He said, “Selling on WordPress.com has had a positive impact on theme sales”. Since WordPress.com only has 250 themes available with 105 being commercial, it’s more likely users will notice a commercial theme. When asked how difficult it was to join, Hebenstreit replied, “The team behind WordPress.com is amazing, provide great support and do their best to help you launch your theme on WordPress.com.”
Hebenstreit offers this advice to new sellers:

My advice to potential theme sellers on WordPress.com is to provide something unique which isn’t available yet. Due to the fact that there currently are not many themes available, unique items are still possible and will sell better.

It’s Not As Hard As You Think To Sell Themes On WordPress.com

Sami Keijonen who runs FoxnetThemes.com recently published his story describing what it was like to go through the process of becoming a theme seller on WordPress.com. There are a lot of interesting tidbits from his story such as what’s discouraged from being used:

  • CSS Frameworks
  • Theme Frameworks
  • Shortcodes
  • Widgets
  • Custom post types
  • Metaboxes

He also includes some educational information on how to properly escape strings, remove defaults, and using the theme customizer. While I initially thought it would be difficult to sell a theme on WordPress.com, Keijonen’s experience proves it’s not as hard as I thought.

Advice From An Automattic Theme Wrangler

I asked Automattic Theme Wrangler, Ian Stewart, what advice would he tell sellers before submitting an application. He said “We’re looking for amazingly beautiful themes inside and out. My advice on getting there is to start with _s and make it easy for WordPress users to understand your theme.”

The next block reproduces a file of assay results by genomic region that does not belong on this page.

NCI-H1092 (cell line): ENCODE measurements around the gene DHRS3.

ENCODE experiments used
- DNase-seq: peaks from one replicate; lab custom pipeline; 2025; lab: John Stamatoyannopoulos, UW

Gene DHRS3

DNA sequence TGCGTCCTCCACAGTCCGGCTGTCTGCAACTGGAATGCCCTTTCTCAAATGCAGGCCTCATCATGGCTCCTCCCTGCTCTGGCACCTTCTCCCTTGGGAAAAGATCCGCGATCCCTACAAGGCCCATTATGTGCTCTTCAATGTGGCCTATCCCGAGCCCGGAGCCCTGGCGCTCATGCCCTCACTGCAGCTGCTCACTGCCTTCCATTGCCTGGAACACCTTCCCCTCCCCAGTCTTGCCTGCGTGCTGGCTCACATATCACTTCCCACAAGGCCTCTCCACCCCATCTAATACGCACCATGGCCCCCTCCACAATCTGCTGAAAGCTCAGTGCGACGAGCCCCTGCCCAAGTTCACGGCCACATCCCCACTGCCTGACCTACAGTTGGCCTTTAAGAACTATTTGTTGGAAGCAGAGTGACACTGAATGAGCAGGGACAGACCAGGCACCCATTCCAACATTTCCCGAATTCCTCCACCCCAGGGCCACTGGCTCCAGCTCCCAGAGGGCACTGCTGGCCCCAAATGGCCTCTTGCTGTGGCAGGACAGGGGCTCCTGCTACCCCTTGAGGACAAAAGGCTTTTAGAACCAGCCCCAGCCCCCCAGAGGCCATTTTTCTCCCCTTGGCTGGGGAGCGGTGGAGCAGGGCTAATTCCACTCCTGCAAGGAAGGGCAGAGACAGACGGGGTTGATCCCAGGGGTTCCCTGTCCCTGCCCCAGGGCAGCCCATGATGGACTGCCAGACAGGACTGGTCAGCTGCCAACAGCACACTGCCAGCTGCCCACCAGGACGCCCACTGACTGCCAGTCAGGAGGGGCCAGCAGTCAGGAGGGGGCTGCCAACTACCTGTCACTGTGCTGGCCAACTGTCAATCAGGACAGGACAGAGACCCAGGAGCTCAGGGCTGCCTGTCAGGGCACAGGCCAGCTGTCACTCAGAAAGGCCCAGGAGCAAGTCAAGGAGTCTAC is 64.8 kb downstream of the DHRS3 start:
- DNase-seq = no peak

A Starter Theme Created by Automattic
A Starter Theme Created by Automattic

_s is short for Underscores, a WordPress starter theme created by Automattic that is the foundation of every theme built on WordPress.com. While basing your theme on Underscores may raise the odds of being selected to be part of the WordPress.com marketplace, it’s not a requirement.

Open Registration Will Hasten The Trend Of Simplifying Themes

During the past few months, we’ve written about the trend of WordPress theme authors creating simpler themes without locking users in through the use of shortcodes, custom post types, etc. These are the types of themes perfectly suited to be sold on WordPress.com. Opening registration will hasten the trend of which the entire WordPress community will benefit.

ThemeForest and WordPress.com Have A Potential Customer Base That Is Unmatched

One of the biggest reasons theme authors use ThemeForest is the size of its audience. Until now, it was the place to go to sell themes to the widest possible audience. Since WordPress.com hosts over 76 million websites,  that’s 76 million potential customers all in one place. However, nothing stops sellers from utilizing both marketplaces as WordPress.com requires no exclusivity to sell on its platform.

ThemeForest and WordPress.com give sellers the chance to have their products in front of millions of people. This is an audience that even the most popular commercial theme companies can’t match. In fact, companies like StudioPress, The Theme Foundry, and WooThemes are already benefiting from being listed on WordPress.com.

I encourage you to submit your request to WordPress.com. There are few opportunities to sell WordPress themes to a relevant audience of millions without having a huge marketing campaign. Currently, commercial theme authors would be competing against less than 300 themes. Since sellers can determine the price and keep 50% of the sale, not doing so seems like it wouldn’t make much sense.

If selling themes is not your cup of tea, consider putting in a job application to be a theme wrangler for Automattic. They’re hiring.